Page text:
Vidalia Port permit awaits signature
VIDALIA — Vidalia officials are awaiting a signature from the U.S. Army Corps of Engineers to complete the first phase of the Vidalia Port.
The port currently consists of an access road on Louisiana 131 that extends to the Mississippi River Levee.
Port Director Wyly Gilfoil said a 404 permit, which requires permission for any construction projects that will impact wetland areas, was necessary before the access road was extended over the levee.
“Basically, they have a formula to gauge the impact the project is going to have on the wetlands, and you have to mitigate those areas that you’re going to substantially change,” Gilfoil said. “So we purchased areas in other locations through a mitigation bank to offset that.”
Gilfoil said the permit to continue construction has been forwarded along to be signed by U.S. Army Corps of Engineers officials.
“We couldn’t advertise or do anything without having that permit,” Gilfoil said. “Once we have that permit signed, we have one more step to get it to the Federal Highway Administration because they were waiting for us to get an environmental study also.
“Once we get the permit to them, then they should release the project for advertisement.”
Concordia Parish Economic and Industrial District Executive Director Heather Malone said she believes the FHWA will allow the permit to be used for their environmental study.
“Once we receive the permit from the Corps, they’ll see if it fits or what else we have to do,” Malone said.
The new construction will continue the road onto the port site and staging area. A turnaround road for trucks or access vehicles will also be added.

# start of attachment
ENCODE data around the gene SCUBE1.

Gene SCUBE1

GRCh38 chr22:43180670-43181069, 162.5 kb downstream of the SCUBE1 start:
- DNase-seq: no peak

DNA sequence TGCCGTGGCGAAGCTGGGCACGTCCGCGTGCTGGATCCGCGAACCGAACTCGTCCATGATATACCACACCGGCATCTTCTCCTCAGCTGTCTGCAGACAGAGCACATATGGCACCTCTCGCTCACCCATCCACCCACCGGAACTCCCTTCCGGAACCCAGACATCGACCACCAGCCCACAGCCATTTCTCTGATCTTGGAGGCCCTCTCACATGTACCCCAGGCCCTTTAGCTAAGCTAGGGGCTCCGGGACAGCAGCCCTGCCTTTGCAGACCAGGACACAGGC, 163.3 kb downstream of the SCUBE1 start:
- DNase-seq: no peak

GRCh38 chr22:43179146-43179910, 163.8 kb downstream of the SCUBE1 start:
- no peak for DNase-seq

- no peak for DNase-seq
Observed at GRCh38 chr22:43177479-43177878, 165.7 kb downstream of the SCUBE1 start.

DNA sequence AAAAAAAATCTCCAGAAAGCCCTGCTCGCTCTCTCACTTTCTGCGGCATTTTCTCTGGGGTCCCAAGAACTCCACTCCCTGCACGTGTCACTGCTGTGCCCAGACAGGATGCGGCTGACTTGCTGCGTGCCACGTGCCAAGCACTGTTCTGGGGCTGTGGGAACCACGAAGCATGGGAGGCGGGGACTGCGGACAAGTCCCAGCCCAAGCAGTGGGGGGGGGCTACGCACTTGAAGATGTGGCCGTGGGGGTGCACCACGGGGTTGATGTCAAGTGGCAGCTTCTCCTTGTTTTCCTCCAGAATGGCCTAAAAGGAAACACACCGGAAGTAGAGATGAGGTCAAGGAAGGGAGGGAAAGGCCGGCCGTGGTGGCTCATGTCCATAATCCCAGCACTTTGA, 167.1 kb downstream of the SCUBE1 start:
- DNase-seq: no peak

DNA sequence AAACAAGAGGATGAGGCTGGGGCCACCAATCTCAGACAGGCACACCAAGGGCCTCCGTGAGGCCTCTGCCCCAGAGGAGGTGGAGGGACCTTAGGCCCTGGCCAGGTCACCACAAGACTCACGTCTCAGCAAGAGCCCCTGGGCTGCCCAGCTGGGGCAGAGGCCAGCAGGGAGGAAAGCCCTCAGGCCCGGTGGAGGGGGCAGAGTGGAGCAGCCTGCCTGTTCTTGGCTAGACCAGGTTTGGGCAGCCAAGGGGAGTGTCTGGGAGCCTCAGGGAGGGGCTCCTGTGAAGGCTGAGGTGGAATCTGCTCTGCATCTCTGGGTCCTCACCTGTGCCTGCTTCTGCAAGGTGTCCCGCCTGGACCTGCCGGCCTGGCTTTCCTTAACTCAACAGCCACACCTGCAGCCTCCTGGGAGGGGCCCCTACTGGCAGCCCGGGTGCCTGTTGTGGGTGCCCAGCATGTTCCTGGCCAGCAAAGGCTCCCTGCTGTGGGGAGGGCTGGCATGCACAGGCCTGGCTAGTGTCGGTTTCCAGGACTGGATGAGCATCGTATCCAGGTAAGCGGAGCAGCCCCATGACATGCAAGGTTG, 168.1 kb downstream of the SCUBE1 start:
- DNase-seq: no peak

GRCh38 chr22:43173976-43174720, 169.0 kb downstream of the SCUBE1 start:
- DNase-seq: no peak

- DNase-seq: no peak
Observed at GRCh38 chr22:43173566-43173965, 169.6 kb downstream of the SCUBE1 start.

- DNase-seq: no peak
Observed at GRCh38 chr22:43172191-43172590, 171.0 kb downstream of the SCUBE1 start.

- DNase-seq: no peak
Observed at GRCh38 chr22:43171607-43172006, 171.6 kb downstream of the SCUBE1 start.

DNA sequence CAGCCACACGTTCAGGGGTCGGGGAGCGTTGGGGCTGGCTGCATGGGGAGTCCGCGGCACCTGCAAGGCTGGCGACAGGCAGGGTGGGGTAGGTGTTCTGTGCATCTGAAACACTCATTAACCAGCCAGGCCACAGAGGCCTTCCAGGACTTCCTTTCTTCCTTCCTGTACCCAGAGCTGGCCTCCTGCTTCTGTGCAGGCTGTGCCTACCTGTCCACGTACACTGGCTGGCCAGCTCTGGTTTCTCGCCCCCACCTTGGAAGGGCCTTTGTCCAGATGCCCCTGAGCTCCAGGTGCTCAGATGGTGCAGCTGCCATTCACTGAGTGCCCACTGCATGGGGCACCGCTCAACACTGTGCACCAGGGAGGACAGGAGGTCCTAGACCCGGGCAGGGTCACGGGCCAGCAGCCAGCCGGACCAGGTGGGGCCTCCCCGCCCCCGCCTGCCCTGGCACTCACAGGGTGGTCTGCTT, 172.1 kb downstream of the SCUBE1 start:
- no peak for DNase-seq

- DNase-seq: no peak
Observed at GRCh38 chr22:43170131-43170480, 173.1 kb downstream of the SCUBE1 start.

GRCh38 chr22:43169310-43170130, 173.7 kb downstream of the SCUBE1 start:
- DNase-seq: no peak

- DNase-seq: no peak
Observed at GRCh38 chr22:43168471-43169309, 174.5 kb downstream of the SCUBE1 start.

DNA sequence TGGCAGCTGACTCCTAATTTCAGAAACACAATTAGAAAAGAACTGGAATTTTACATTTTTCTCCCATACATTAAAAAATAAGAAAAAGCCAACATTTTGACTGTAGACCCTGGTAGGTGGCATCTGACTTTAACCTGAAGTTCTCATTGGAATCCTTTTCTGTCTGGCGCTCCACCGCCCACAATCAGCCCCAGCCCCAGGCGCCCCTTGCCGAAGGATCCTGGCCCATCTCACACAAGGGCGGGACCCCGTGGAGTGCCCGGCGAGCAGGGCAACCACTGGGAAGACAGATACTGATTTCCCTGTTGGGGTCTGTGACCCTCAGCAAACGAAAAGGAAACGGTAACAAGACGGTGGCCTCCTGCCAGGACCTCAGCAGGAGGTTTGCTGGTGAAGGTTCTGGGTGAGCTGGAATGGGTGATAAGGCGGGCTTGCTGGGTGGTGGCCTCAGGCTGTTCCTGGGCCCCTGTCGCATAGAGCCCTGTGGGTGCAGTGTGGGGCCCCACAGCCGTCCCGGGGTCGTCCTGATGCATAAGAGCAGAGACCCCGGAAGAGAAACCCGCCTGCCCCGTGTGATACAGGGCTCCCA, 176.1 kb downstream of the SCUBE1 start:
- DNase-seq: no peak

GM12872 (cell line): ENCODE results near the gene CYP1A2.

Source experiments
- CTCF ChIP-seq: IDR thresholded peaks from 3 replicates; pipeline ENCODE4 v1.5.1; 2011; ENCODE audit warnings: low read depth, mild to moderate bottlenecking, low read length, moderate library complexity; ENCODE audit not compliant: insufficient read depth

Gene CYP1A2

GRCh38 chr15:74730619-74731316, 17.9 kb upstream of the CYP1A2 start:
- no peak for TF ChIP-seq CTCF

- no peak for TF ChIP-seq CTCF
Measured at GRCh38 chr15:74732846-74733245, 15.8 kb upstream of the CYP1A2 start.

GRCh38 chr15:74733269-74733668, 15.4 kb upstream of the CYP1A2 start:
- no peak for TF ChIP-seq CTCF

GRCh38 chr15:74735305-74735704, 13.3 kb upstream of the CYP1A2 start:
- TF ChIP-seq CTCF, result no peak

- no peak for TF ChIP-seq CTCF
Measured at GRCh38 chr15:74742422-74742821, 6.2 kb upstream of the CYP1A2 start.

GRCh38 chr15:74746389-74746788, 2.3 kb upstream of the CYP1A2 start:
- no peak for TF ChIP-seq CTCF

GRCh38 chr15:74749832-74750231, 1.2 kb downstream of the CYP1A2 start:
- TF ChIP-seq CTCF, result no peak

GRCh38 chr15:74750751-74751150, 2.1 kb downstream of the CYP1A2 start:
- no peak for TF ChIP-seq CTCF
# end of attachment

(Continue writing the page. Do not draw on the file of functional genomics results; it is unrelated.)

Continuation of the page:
“It’s mainly dirt work, so we’re looking at somewhere around 90 to 120 working days to finish,” Gilfoil said.
The 40-acre port facility is an almost two-decade long project that Mayor Hyram Copeland said he’s glad to see the project moving forward.
“This project has taken many, many years to come to fruition, and we’re just excited about it,” Copeland said. “It’s going to be an extremely beneficial economic development tool for our area.”
The Vidalia Port will be a slack water port, which means the area will be unaffected by currents or rise and fall of the tide. The process creates an unstressed area where barges can pull in to load and unload.
Malone said she hopes to have the port operational by 2014.
“It’s exciting to see it move forward, but there really hasn’t been a point where we’ve been able to say, ‘OK we’re here’ because of all the baby steps,” Malone said. “When we cut that ribbon, I think you’ll be seeing a lot of smiling faces.”